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Judith Gonzalez has a heart for social justice and a head to do something about it.
A native of Mexico, Gonzalez has founded and directed four organizations since the early 1990s centered on child development, Hispanic services and community programs.
A hub for her is the Hand in Hand Multicultural Center, where she serves as director of programs. The center started in her home in early 2000 offering English classes, tutoring and counseling, and medical mission trip planning. An all-volunteer staff targeted unreached and disadvantaged families struggling with language barriers, financials, emotional needs and physical health.
Today, over 500,000 families and individuals have received low- or no-cost assistance through professional counseling and mental health services, health and financial workshops, translation and interpreting services and language classes.
“As a young child growing up in Mexico, my parents provided opportunities for me to be responsible as a leader, and I developed a growing desire and determination to work and serve others to create a better environment in every place I found myself,” Gonzalez says.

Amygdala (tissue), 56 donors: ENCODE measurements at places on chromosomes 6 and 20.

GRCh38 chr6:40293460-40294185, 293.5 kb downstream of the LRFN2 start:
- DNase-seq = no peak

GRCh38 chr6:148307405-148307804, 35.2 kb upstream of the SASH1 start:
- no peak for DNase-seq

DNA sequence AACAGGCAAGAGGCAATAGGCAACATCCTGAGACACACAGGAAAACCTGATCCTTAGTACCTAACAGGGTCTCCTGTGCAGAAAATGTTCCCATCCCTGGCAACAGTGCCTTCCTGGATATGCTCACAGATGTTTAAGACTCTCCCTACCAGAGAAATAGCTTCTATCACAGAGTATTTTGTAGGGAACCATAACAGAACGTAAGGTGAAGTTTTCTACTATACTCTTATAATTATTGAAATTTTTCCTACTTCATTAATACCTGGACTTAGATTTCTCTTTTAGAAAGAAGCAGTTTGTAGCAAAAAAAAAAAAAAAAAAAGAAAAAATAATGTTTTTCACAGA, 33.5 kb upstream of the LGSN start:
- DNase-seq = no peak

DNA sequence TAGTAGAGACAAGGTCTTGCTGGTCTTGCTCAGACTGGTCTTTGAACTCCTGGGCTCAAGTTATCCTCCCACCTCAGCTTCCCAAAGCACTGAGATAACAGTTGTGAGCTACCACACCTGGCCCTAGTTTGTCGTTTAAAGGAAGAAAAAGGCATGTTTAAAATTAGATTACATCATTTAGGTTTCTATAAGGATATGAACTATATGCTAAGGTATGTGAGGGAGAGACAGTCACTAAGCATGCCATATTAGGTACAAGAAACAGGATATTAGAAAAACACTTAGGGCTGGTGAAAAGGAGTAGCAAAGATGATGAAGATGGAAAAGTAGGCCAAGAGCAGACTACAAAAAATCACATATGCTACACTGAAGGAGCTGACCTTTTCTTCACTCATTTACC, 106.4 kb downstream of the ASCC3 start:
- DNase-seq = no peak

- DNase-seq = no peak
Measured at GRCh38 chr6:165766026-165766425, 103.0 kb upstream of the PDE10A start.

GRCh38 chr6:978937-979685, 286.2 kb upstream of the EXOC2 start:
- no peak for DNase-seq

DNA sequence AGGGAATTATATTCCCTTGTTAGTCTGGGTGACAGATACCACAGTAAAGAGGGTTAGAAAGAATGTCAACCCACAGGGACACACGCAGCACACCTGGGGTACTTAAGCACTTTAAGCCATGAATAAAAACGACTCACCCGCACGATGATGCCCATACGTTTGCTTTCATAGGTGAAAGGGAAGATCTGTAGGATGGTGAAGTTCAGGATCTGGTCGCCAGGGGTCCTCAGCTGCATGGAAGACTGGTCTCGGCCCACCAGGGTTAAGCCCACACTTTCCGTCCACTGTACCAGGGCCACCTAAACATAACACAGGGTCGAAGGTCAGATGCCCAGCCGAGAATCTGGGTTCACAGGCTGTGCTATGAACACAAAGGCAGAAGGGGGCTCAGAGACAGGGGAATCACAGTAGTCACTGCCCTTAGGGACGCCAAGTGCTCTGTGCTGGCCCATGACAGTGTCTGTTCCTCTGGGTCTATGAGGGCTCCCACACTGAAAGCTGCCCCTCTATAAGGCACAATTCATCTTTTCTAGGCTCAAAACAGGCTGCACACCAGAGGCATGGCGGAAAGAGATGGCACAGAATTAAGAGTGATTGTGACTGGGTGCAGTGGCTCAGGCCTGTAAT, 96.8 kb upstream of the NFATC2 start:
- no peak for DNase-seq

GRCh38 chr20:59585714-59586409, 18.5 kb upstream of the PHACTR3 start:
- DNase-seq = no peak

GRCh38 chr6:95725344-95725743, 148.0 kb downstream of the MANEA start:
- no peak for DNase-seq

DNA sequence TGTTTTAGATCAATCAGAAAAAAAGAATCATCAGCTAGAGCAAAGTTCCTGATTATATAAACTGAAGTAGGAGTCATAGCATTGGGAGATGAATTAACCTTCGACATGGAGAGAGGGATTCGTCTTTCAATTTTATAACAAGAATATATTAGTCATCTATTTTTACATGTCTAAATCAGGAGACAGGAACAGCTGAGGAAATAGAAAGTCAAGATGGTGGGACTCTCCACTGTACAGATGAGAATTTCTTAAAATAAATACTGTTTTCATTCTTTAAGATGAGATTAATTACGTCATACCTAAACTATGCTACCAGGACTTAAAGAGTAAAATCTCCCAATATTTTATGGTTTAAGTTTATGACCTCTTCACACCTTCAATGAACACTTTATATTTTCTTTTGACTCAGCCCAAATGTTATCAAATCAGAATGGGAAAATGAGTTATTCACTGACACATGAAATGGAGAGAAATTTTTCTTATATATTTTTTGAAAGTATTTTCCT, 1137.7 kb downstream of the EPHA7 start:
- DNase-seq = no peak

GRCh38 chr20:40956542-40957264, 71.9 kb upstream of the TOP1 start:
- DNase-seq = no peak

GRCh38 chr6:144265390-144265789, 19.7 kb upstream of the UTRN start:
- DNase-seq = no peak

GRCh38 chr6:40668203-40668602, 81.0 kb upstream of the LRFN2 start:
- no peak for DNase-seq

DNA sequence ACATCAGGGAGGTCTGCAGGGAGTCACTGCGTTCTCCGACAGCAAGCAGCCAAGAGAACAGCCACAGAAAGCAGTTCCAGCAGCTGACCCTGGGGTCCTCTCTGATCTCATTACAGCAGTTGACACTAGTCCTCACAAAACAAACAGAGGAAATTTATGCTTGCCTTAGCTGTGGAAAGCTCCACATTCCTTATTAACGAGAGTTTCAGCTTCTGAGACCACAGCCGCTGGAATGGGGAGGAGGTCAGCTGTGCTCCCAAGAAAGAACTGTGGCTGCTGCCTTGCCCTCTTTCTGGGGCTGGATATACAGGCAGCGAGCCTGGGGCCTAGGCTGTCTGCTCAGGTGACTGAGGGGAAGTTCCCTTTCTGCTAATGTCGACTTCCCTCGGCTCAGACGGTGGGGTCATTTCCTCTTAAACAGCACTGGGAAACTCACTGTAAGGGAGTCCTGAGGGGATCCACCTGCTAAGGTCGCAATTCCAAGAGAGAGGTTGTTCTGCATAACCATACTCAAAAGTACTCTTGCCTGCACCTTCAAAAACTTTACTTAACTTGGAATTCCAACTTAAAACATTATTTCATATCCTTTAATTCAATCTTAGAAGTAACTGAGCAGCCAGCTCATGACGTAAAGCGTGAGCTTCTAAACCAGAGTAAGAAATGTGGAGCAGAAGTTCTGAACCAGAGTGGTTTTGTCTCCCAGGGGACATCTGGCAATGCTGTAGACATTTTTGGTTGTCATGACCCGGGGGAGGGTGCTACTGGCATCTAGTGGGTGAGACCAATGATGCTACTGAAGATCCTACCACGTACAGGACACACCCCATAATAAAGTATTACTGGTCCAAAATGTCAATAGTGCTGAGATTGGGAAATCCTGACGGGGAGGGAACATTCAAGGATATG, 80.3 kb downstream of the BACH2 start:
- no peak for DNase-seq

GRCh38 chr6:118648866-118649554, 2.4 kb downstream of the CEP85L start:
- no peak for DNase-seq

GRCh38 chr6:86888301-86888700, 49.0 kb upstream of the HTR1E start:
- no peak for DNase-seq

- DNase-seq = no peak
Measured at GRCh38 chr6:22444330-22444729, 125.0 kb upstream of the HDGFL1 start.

To cultivate this passion, Gonzalez turned to studies, earning bachelor’s degrees in Christian education from Seminario Teologico Bautista Mexicano and in education from Universidad Nacional Autonoma de Mexico. She continued her studies in the states, and earned a master’s in educational ministry from Northern Baptist Theological Seminary in Illinois and a doctorate in clinical psychology from Forest Institute of Professional Psychology. She’s been running nonstop since then.
Gonzalez’s other founding organizations are the Christian Family Center and the Gethsemani Child Development Center, both of which were breeding grounds for starting the Hand in Hand ministries.
A bilingual licensed clinical psychologist and licensed marriage and family therapist, she’s worked since 2002 at the Robert Murney Clinic, supervising master’s students in marriage and family therapy, clinical psychology and counseling. In private practice, she provides professional mental health services and counseling for stress, depression and family issues.
Grant work has been key to meeting identified needs. Tops among them are from the Missouri Foundation for Health for over $2 million in projects related to a program called the 3V’s: vitality, vim and vigor, to teach nutrition and healthy lifestyles to minorities. Another $600,000 program for the Latino population was through the Social Justice Department’s Office of Violence Against Women.
“I love to create projects based on the needs of the community,” says Gonzalez, who was named 2004 Humanitarian of the Year by Community Foundation of the Ozarks. “Coordinating and collaborating with community partners and leaders to implement and work in teams with me, we carry out the work to serve all populations regardless of wealth or poverty, or those who suffer from physical, emotional or spiritual needs.”
She has served on committees and boards for Community Foundation of the Ozarks, Act Ministries, Cox College of Nursing and Health Sciences, the Mayor’s Commission on Human Rights and Harmony House.
The nonprofit moves into its new campus.